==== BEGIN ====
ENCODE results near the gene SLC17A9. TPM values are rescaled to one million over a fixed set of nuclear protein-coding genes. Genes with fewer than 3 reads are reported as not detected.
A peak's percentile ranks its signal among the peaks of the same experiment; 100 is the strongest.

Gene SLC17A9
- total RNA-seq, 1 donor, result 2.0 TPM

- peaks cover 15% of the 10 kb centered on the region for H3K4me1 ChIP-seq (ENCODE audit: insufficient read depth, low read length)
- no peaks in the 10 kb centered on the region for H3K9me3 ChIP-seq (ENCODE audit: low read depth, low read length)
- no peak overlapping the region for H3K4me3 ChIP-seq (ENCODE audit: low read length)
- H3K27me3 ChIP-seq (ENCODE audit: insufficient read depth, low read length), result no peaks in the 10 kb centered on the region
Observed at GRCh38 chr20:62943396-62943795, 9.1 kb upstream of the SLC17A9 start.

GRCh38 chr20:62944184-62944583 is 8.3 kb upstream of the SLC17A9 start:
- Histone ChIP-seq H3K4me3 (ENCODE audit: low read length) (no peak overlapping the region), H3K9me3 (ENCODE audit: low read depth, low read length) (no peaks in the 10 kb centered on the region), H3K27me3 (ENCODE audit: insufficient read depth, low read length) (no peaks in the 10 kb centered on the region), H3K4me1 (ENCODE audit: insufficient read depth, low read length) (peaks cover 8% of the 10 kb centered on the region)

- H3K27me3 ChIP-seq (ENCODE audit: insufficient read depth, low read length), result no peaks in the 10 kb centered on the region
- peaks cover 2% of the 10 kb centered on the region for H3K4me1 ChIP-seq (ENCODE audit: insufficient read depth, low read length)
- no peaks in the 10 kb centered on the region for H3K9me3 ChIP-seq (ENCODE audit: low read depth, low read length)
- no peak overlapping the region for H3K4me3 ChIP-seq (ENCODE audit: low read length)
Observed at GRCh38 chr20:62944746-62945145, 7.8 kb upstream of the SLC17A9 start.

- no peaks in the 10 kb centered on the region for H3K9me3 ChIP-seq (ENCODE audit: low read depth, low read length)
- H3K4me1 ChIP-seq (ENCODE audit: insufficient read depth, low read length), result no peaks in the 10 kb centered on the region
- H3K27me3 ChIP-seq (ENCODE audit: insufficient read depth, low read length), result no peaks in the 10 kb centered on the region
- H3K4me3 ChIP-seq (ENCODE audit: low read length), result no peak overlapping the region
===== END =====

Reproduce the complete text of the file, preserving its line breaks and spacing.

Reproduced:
ENCODE results near the gene SLC17A9. TPM values are rescaled to one million over a fixed set of nuclear protein-coding genes. Genes with fewer than 3 reads are reported as not detected.
A peak's percentile ranks its signal among the peaks of the same experiment; 100 is the strongest.

Gene SLC17A9
- total RNA-seq, 1 donor, result 2.0 TPM

- peaks cover 15% of the 10 kb centered on the region for H3K4me1 ChIP-seq (ENCODE audit: insufficient read depth, low read length)
- no peaks in the 10 kb centered on the region for H3K9me3 ChIP-seq (ENCODE audit: low read depth, low read length)
- no peak overlapping the region for H3K4me3 ChIP-seq (ENCODE audit: low read length)
- H3K27me3 ChIP-seq (ENCODE audit: insufficient read depth, low read length), result no peaks in the 10 kb centered on the region
Observed at GRCh38 chr20:62943396-62943795, 9.1 kb upstream of the SLC17A9 start.

GRCh38 chr20:62944184-62944583 is 8.3 kb upstream of the SLC17A9 start:
- Histone ChIP-seq H3K4me3 (ENCODE audit: low read length) (no peak overlapping the region), H3K9me3 (ENCODE audit: low read depth, low read length) (no peaks in the 10 kb centered on the region), H3K27me3 (ENCODE audit: insufficient read depth, low read length) (no peaks in the 10 kb centered on the region), H3K4me1 (ENCODE audit: insufficient read depth, low read length) (peaks cover 8% of the 10 kb centered on the region)

- H3K27me3 ChIP-seq (ENCODE audit: insufficient read depth, low read length), result no peaks in the 10 kb centered on the region
- peaks cover 2% of the 10 kb centered on the region for H3K4me1 ChIP-seq (ENCODE audit: insufficient read depth, low read length)
- no peaks in the 10 kb centered on the region for H3K9me3 ChIP-seq (ENCODE audit: low read depth, low read length)
- no peak overlapping the region for H3K4me3 ChIP-seq (ENCODE audit: low read length)
Observed at GRCh38 chr20:62944746-62945145, 7.8 kb upstream of the SLC17A9 start.

- no peaks in the 10 kb centered on the region for H3K9me3 ChIP-seq (ENCODE audit: low read depth, low read length)
- H3K4me1 ChIP-seq (ENCODE audit: insufficient read depth, low read length), result no peaks in the 10 kb centered on the region
- H3K27me3 ChIP-seq (ENCODE audit: insufficient read depth, low read length), result no peaks in the 10 kb centered on the region
- H3K4me3 ChIP-seq (ENCODE audit: low read length), result no peak overlapping the region